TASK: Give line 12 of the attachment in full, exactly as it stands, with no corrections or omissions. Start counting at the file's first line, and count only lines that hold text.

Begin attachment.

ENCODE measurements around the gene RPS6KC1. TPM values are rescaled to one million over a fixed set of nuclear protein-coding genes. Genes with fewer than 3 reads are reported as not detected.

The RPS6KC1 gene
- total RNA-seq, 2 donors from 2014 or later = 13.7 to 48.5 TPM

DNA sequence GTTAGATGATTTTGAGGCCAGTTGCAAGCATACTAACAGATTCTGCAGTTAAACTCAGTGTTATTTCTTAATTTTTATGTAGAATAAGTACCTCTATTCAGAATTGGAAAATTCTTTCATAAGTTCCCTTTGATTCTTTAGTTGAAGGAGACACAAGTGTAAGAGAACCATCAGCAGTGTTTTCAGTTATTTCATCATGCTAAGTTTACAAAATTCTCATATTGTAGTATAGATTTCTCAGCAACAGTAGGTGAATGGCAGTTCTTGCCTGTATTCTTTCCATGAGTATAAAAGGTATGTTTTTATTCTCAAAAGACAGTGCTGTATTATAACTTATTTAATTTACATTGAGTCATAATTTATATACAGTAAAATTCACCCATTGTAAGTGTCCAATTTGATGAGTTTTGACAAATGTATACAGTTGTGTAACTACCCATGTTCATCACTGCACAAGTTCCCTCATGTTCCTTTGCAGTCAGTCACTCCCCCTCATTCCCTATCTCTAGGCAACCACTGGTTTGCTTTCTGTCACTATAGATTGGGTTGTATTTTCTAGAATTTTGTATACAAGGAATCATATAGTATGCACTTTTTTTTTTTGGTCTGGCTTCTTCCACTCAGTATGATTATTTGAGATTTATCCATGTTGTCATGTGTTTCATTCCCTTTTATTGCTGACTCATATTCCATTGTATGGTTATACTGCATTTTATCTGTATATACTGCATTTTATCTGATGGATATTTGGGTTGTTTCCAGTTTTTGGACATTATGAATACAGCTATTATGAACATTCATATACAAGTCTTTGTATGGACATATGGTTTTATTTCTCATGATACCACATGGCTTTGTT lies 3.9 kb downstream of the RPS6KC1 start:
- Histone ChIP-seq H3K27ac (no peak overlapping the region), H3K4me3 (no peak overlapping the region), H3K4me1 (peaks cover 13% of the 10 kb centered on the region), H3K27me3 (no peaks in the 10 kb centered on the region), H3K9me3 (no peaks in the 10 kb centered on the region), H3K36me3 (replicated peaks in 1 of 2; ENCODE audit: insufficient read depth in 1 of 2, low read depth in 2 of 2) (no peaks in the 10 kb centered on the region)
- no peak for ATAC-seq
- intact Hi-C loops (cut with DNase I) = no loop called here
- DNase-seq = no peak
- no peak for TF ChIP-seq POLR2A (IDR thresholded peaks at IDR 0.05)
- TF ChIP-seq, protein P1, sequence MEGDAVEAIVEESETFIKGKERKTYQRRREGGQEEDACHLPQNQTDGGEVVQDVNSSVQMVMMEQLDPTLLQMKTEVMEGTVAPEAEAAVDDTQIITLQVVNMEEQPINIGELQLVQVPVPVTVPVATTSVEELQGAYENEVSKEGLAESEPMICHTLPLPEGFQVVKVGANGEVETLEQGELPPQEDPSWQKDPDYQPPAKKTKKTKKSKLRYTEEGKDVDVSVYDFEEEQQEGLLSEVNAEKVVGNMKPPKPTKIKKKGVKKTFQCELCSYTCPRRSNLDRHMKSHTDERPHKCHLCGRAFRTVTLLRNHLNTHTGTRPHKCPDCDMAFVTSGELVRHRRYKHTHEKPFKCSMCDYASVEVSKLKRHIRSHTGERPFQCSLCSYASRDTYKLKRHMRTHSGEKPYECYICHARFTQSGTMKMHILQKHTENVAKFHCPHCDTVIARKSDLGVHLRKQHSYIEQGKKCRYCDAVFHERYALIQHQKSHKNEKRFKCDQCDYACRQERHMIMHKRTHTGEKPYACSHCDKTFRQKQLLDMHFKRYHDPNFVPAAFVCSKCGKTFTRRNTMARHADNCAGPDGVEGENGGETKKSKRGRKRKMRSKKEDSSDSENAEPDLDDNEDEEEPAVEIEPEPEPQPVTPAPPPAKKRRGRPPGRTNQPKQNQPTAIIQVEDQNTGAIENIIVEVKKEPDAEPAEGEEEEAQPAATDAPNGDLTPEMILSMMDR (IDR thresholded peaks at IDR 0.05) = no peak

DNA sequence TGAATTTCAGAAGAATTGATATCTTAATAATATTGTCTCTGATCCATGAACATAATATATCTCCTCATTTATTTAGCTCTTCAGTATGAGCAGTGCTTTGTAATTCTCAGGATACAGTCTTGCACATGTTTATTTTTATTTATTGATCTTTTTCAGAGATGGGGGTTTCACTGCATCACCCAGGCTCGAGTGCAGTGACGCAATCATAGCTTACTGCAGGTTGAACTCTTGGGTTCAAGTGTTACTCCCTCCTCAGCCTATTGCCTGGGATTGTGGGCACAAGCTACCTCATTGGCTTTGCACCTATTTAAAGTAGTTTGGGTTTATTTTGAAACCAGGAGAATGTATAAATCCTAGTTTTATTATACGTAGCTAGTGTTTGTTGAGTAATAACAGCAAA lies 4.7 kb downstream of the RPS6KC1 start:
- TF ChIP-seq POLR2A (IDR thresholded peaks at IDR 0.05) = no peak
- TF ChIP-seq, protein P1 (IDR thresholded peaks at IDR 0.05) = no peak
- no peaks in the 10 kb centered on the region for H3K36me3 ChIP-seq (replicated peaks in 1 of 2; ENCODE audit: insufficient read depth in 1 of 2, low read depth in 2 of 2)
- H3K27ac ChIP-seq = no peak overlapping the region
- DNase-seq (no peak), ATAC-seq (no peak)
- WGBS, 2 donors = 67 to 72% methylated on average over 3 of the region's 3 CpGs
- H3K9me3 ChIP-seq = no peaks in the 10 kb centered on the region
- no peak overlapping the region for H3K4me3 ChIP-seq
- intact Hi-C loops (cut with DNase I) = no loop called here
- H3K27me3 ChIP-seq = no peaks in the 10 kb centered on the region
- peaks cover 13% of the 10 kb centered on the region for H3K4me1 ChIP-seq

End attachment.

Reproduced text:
- TF ChIP-seq POLR2A (IDR thresholded peaks at IDR 0.05) = no peak